Apart from photos, my colleague brought back several print copies of local newspapers. One copy was Business & Financial Times, published Monday, April 3, 2017. The right-hand column of the front page carries the headline “Chinese yuan can offer cedi [the Ghanaian currency] respite.” The lead paragraph sums up the story to follow: “The Association of Ghana Industries (AGI) has called on the Bank of Ghana (BoG) to consider enhancing its yuan [the Chinese currency] trading capacity to provide an alternative to the dollar to importers who do business in China.”

Another copy was the Daily Graphic, published Saturday April 1. It runs an opinion piece on page 8 by Nana Awere Damoah, “‘Galamsey’ and the ‘Wassanese’,” in which the author lashes at the Chinese for what has become of his childhood village.

I visited my holy village of Wassa Akropong last December, and I was ashamed of what my hometown had become. China town! With so many ‘Wassanese’ that I couldn’t even see my own people! It had undergone a Chinese invasion — our chiefs in collusion. With Chinese signages [sic] everywhere! The rivers now look like milo drinks with expired milk. Parcels of land look like cooked beans mixed with gari and palm oil….Landing at Kotoka Airport on February 18, from Lagos, I saw so many Chinese travellers [sic] coming into the country….I am sure many of them will be going to Wassa. To continue the gold rush, to continue decimating our lands, with our complicit consent….Yet today we sit and watch as we sell ourselves cheap to the Chinese (and many others by extension and in other activities apart from galamsey) for yen, fried rice, and sweet and sour soup. Acting as if we are a people available for rape by the rest of the world, turning our backsides up and supplying our own petroleum jelly. Aren’t we ashamed of ourselves?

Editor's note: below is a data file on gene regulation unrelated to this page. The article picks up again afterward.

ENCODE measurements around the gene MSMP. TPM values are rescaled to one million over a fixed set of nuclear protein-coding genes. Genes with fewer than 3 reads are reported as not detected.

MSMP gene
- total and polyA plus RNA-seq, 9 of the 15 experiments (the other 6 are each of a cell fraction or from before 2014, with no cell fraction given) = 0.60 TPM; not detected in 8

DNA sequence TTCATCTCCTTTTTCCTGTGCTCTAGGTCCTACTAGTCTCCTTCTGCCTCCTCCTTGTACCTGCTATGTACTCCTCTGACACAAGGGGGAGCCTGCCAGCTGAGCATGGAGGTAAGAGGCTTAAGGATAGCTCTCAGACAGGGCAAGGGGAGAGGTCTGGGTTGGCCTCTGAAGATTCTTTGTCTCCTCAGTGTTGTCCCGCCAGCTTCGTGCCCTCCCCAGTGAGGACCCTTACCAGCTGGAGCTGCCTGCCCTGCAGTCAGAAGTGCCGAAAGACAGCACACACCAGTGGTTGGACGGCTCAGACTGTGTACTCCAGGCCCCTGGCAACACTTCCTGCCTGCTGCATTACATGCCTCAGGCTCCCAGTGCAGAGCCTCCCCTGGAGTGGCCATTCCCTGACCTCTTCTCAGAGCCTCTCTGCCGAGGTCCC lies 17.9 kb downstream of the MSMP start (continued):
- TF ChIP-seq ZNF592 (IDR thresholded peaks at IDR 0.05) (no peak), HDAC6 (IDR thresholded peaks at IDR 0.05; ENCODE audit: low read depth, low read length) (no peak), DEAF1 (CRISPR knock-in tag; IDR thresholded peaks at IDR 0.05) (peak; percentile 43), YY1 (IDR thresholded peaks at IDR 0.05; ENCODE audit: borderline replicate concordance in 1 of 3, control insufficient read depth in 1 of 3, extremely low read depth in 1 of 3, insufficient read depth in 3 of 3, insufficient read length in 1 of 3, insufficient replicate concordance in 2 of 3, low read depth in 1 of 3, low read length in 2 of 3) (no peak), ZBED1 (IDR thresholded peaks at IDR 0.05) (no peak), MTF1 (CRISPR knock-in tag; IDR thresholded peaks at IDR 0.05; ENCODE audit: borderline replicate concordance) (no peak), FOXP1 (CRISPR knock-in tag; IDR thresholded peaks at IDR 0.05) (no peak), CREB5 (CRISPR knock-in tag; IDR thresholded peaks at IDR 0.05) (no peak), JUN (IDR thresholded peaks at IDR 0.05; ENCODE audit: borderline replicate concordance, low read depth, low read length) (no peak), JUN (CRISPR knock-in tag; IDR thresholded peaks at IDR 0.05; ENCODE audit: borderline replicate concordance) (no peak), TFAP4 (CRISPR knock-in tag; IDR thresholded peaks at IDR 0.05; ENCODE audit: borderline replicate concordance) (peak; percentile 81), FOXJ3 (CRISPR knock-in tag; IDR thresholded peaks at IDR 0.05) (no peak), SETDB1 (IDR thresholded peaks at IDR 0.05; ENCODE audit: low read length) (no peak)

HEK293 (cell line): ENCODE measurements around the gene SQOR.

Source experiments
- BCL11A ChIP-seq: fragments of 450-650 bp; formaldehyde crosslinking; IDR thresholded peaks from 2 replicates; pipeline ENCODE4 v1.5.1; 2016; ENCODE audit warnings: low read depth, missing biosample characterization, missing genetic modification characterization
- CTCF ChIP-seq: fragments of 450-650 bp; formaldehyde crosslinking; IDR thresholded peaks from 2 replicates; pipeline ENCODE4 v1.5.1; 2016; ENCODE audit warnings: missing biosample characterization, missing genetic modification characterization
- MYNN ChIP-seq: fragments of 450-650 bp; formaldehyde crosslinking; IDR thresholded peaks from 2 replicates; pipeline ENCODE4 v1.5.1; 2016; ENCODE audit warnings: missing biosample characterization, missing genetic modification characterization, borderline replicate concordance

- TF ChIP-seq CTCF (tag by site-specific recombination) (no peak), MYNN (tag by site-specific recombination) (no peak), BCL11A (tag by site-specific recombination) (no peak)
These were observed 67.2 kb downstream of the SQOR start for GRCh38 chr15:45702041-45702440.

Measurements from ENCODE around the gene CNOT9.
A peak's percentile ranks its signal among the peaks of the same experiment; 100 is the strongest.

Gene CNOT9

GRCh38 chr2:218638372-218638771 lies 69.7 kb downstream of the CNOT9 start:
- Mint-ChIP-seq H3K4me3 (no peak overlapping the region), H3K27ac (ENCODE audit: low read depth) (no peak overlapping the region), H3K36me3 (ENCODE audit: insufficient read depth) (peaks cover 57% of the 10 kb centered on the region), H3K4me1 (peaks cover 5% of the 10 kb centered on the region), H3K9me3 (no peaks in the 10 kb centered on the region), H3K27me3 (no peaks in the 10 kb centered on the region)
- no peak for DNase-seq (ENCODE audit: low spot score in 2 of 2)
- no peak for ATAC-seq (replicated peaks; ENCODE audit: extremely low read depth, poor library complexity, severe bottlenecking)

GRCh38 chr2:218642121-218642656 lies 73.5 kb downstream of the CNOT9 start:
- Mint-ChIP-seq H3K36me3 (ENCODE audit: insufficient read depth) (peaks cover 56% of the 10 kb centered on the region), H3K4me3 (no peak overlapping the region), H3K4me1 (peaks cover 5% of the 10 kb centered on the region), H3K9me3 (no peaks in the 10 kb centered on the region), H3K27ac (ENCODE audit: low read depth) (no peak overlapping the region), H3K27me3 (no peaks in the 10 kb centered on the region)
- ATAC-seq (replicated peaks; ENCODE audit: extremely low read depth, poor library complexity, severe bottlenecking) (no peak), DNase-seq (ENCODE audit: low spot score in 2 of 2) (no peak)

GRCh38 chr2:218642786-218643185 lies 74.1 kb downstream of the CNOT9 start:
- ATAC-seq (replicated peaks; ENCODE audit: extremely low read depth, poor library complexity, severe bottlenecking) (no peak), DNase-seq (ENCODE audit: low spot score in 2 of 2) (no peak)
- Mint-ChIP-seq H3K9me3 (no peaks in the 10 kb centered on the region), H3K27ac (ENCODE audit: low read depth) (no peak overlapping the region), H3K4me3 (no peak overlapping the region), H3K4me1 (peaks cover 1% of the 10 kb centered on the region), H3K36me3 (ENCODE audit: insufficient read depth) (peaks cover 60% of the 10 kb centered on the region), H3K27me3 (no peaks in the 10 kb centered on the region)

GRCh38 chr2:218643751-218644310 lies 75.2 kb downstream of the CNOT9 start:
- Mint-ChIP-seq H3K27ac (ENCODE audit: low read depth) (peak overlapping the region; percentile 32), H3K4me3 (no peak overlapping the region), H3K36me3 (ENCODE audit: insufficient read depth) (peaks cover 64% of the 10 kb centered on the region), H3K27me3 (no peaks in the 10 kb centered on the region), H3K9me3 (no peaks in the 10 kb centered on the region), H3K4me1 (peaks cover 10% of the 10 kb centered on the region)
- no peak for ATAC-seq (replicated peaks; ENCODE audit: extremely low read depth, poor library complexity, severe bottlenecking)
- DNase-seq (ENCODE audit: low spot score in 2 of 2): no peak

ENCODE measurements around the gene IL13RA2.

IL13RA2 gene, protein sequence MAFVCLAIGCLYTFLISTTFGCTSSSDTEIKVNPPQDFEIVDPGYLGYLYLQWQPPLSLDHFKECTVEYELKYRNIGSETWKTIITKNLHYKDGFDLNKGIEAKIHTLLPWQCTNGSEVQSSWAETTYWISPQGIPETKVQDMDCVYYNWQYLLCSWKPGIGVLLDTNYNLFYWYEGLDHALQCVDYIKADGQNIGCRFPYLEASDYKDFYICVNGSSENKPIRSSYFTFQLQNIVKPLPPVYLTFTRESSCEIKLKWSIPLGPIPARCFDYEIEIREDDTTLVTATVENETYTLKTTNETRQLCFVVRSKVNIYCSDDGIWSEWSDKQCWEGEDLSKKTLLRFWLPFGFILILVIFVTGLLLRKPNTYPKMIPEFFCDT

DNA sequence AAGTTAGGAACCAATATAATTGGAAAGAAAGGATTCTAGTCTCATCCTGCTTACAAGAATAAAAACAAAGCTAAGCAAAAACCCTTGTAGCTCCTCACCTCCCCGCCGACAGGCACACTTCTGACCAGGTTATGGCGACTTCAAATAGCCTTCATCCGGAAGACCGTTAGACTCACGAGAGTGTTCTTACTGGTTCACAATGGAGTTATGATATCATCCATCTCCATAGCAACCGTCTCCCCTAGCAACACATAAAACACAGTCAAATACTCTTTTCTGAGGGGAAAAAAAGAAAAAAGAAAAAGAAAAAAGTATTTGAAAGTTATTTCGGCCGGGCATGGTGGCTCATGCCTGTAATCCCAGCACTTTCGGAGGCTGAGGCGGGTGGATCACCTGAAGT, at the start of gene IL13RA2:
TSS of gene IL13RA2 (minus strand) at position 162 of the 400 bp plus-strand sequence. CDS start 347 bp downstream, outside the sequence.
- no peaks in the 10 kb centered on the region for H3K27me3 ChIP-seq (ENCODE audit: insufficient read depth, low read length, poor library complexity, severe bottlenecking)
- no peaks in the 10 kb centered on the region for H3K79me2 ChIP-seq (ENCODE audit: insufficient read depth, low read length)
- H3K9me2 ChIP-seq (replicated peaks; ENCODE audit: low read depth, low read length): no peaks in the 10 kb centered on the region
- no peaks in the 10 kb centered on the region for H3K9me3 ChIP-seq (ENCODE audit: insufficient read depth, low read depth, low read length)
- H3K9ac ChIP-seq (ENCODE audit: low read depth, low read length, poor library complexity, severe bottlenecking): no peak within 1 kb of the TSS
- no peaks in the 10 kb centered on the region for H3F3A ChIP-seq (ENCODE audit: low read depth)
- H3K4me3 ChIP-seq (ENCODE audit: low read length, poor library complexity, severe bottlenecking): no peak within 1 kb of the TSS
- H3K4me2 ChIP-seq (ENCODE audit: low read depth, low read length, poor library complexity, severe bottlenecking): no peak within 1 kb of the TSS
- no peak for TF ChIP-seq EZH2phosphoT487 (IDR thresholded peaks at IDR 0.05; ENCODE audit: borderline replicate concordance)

Before my second visit to Ghana, I had spent six days in Cape Town, South Africa. One day I hired a taxi to go to the Cape Point National Park. On our way out of the park, we stopped by a beachfront filled with rugged rocks, about five minutes’ drive from the Cape of Good Hope, to take a few more pictures of the Atlantic Ocean at sunset. Before we got off the car, the driver asked if we had our passports with us. He explained that sometimes government officials would show up and check the documents of Chinese tourists. “Many Chinese do illegal poaching, you know, ivory, rhino,” the driver grinned at me. “When they [government officials] see you at a place out of the sight of tourist attractions, they suspect you are poaching or looking for poached animals.”